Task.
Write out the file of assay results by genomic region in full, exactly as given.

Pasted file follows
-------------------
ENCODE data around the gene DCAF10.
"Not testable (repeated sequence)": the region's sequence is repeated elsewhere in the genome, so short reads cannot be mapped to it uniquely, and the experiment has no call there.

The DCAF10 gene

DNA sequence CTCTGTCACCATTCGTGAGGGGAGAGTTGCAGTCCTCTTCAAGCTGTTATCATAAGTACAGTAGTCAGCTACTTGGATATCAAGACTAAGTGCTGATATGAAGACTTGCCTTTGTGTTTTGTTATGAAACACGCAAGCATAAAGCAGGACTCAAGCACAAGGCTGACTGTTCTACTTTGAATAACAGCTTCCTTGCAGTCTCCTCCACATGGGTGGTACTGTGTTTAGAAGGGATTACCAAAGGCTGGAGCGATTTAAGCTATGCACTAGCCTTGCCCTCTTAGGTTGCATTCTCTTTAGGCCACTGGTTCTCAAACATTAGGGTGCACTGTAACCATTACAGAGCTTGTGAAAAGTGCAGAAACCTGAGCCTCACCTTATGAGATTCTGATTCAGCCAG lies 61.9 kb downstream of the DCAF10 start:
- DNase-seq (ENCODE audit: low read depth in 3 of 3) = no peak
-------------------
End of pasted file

ENCODE data around the gene DCAF10.
"Not testable (repeated sequence)": the region's sequence is repeated elsewhere in the genome, so short reads cannot be mapped to it uniquely, and the experiment has no call there.

The DCAF10 gene

DNA sequence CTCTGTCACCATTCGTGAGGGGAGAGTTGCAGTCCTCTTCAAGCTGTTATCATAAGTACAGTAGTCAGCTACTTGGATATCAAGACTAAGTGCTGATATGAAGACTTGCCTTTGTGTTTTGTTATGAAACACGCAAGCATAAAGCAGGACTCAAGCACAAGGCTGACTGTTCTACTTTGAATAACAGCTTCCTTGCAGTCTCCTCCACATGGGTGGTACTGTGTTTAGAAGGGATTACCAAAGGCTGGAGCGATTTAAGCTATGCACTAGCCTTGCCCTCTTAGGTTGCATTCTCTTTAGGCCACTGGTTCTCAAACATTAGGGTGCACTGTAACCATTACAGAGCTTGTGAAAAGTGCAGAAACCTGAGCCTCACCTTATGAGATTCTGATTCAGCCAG lies 61.9 kb downstream of the DCAF10 start:
- DNase-seq (ENCODE audit: low read depth in 3 of 3) = no peak